go to university).
wasn't keen on Bill based on her brief appearances in trailers and so
on. She just came across as gobby and a bit dense. It goes to show
how poorly done those trailers were. Pearl Mackie is extremely
likeable as Bill, and by the episode's end I was thoroughly sold on
her. Bill is, admittedly, a bit of a re-run of Rose (with a touch of
eighties Ace thrown in), but she's different enough to make an
impression herself. It's gratifiying to have a character who's genre
savvy, not only pointing out the obvious sci-fi-ness of everything
that's going on around her, but immediately rationalising everything
as a clever effect. After all, a clever knock-through is a much more
logical explanation than a dimensionally transcendental timeship.
Also, although everyone has made way too big a deal of it, it's great
to have a companion who's happily, uncomplicatedly gay. Plus having
an actor of colour, playing someone in foster care... there are lots
of different ways to live a life in Britain today. I didn't care much
for Bill's jokes about models and fat women; those were low shots.
also now completely sold on Nardole. He works perfectly as an
assistant and valet to the Doctor. He exists as a sort-of cushion
between the Doctor and the outside world, easing his interactions.
It's looks like they've been good for one another, with the Doctor's
hardened exterior softening and Nardole becoming more Doctorish (his
explanation of the TARDIS' nature is cribbed almost exactly from the
fourth Doctor's explanation in The Robots of Death).
alien threat for the episode is a clever one, albeit highly
derivative (we've seen living water in “The Waters of Mars,” a
mimic in “Midnight” and a ship in need of someone with wanderlust
to become its pilot in “The Lodger”). It's an arresting visual
and a witty but easy-to-grasp concept, and leads to a clever,
non-violent resolution. It drives me mad that both Bill and the
Doctor take an age to realise what's wrong with the reflection. I
understand that the script can only move as fast as the slowest
member in the audience, but Bill's meant to be intelligent and the
Doctor's a genius. It's infuriating.
problem with being sic-fi savvy, of course, is expecting storylines
to go a certain way. I was convinced that Heather (a lovely
performance from Stephanie Hyam) was going to be an alien of some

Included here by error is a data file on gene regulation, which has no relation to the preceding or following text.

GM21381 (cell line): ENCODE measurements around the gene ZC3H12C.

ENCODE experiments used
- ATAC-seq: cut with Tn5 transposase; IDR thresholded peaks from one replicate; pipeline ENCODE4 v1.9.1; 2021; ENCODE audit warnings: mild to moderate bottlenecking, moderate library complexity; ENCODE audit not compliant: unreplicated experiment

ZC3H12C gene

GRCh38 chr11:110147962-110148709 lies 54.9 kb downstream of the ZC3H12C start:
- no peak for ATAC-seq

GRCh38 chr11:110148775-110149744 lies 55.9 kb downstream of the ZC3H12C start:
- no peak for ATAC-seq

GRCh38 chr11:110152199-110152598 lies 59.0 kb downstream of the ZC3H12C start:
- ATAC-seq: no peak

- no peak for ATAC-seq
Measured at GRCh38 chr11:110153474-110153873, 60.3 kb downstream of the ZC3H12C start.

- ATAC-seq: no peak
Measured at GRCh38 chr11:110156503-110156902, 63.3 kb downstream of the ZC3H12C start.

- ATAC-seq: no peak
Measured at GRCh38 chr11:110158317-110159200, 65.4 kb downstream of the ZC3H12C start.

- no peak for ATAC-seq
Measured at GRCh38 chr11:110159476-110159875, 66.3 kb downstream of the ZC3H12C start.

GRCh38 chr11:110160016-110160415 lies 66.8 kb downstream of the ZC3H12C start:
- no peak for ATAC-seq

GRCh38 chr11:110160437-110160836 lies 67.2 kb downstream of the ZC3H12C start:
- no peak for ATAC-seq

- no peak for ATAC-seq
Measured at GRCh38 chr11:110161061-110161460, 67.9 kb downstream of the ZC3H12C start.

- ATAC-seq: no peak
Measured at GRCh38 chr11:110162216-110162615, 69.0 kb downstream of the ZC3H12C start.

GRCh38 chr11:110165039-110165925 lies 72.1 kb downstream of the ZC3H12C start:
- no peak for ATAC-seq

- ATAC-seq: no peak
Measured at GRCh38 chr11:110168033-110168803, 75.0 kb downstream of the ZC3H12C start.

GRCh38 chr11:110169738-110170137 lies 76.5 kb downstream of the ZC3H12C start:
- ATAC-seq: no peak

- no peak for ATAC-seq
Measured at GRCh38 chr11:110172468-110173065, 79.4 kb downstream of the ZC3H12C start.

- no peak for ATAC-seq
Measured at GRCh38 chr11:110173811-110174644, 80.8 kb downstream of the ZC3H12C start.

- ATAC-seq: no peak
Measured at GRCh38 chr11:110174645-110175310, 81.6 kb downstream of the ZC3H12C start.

kind, just as Bill was convinced that the star in her eye was
evidence of an alien possession. In the event, she was an ordinary
girl, until she fell victim to the sinister puddle (and why would you
want to get a “defect” like that fixed? It looks amazing!) We
were also forewarned that the Daleks were going to appear in this
episode, so naturally I spent much of the episode wondering how they
were involved with the whole thing. I assumed that the spacecraft
that left the oil and scorch marks was of Dalek origin (the last time
we saw a landing pattern like that was in Remembrance of
the Daleks). As it happens, the
Daleks were nothing but a brief sideshow, presumably only included so
as to incorporate the little scene from over a year ago that
introduced Bill. Quite why the Doctor thinks it's a good idea to hide
out in the midst of a Dalek assault isn't clear, but it's a fun aside
and drops that last essential element of the series into the episode.
Pilot” is the best opening episode for quite some time, probably
since “The Eleventh Hour” way back in 2010, which remains one of
the best episodes in the revived series. As much as I enjoyed much of
the last season, the series needs a shot in the arm, and maybe a new
companion was just what it's been waiting for. I am optimistic for
the remainder of Capaldi and Moffat's last run. We shall see what is
kept within the Vault, and why it's important enough to keep the
Doctor grounded for fifty years, although I hope it doesn't override
the individual episodes' stories.
Pilot,” although clever, is the most generic possible title for an
episode. There must be a thousand American series that have begun
with an episode called “Pilot,” even when they're not actually
pilot episodes. It is, however, a better name than the working title
“A Star in her Eye.”
Daleks are seen battling the Movellans, a race of androids we saw in
1979's Destiny of
By this stage, the two armies had become locked in stalemate due to
their logical natures (it was suggested that the Daleks were, at this
point in their history, entirely mechanical). It's a cute little
aside for fans, and in no way intrusive for normal people. They just
look like fun disco aliens. The Doctor states that they've gone into
the past here, although that probably means from the perspective of
their previous stop-off, 23 million years in the future.
the many little callbacks in the Doctor's study are photographs of
two of the most important women in his life: his late wife River, and
his (presumably late) granddaughter Susan. Capaldi has made no secret
of his desire to see Susan return to the series, so perhaps this is
foreshadowing of her eventual arrival later in the season.
Doctor's moonlighting as a lecturer calls back to his old friend